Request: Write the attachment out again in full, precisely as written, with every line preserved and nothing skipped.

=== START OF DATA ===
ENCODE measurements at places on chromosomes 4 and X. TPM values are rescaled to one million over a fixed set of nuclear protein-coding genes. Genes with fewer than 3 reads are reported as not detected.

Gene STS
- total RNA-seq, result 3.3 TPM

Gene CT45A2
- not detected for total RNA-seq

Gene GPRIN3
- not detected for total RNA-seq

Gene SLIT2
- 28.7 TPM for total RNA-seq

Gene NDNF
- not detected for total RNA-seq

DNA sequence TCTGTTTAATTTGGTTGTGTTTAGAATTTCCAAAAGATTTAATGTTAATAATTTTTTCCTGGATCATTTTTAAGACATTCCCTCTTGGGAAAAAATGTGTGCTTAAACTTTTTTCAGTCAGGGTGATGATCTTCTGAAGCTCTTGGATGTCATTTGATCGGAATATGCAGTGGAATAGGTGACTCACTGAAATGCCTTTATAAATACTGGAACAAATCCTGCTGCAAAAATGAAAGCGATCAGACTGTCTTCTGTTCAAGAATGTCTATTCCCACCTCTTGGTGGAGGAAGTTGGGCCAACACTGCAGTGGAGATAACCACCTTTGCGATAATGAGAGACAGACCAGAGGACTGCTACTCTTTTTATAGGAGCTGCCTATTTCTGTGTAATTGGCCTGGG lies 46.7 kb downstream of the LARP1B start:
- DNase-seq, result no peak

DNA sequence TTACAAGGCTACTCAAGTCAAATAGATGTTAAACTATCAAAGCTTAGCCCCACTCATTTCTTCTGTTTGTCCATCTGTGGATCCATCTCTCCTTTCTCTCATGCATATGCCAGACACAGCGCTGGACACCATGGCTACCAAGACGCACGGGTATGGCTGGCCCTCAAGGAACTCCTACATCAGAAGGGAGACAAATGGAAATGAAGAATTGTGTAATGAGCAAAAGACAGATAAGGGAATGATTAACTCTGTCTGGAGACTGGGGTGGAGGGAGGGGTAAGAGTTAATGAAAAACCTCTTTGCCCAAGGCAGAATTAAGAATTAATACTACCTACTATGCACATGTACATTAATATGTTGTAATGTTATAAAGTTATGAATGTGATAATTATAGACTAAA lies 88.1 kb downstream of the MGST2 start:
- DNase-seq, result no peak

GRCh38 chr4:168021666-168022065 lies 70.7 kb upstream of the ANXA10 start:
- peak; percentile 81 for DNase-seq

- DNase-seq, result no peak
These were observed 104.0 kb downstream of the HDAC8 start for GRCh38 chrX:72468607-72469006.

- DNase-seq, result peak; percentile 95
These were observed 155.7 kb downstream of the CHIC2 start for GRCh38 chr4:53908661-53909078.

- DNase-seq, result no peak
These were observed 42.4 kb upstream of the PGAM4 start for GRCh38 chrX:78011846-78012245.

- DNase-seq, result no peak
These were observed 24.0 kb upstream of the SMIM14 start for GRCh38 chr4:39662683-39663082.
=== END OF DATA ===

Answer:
ENCODE measurements at places on chromosomes 4 and X. TPM values are rescaled to one million over a fixed set of nuclear protein-coding genes. Genes with fewer than 3 reads are reported as not detected.

Gene STS
- total RNA-seq, result 3.3 TPM

Gene CT45A2
- not detected for total RNA-seq

Gene GPRIN3
- not detected for total RNA-seq

Gene SLIT2
- 28.7 TPM for total RNA-seq

Gene NDNF
- not detected for total RNA-seq

DNA sequence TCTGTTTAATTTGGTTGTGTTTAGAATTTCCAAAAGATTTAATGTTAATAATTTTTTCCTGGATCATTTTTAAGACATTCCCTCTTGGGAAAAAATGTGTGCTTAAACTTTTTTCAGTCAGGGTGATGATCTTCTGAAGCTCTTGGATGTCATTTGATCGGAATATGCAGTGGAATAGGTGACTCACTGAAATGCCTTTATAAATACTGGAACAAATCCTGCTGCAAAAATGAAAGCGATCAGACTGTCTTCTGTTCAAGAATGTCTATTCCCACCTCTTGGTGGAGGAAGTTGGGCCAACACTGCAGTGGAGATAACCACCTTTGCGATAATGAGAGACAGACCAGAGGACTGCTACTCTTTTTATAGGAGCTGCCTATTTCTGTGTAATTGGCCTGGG lies 46.7 kb downstream of the LARP1B start:
- DNase-seq, result no peak

DNA sequence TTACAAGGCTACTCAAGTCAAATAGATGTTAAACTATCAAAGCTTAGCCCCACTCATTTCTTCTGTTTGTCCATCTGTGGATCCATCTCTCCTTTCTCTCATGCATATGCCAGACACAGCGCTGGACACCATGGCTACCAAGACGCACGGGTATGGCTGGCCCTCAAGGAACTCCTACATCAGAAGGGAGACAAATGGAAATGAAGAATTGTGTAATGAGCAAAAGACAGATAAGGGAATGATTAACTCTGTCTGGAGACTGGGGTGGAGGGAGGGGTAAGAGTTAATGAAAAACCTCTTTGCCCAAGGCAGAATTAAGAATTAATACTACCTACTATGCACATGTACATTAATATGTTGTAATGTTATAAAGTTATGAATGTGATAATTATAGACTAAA lies 88.1 kb downstream of the MGST2 start:
- DNase-seq, result no peak

GRCh38 chr4:168021666-168022065 lies 70.7 kb upstream of the ANXA10 start:
- peak; percentile 81 for DNase-seq

- DNase-seq, result no peak
These were observed 104.0 kb downstream of the HDAC8 start for GRCh38 chrX:72468607-72469006.

- DNase-seq, result peak; percentile 95
These were observed 155.7 kb downstream of the CHIC2 start for GRCh38 chr4:53908661-53909078.

- DNase-seq, result no peak
These were observed 42.4 kb upstream of the PGAM4 start for GRCh38 chrX:78011846-78012245.

- DNase-seq, result no peak
These were observed 24.0 kb upstream of the SMIM14 start for GRCh38 chr4:39662683-39663082.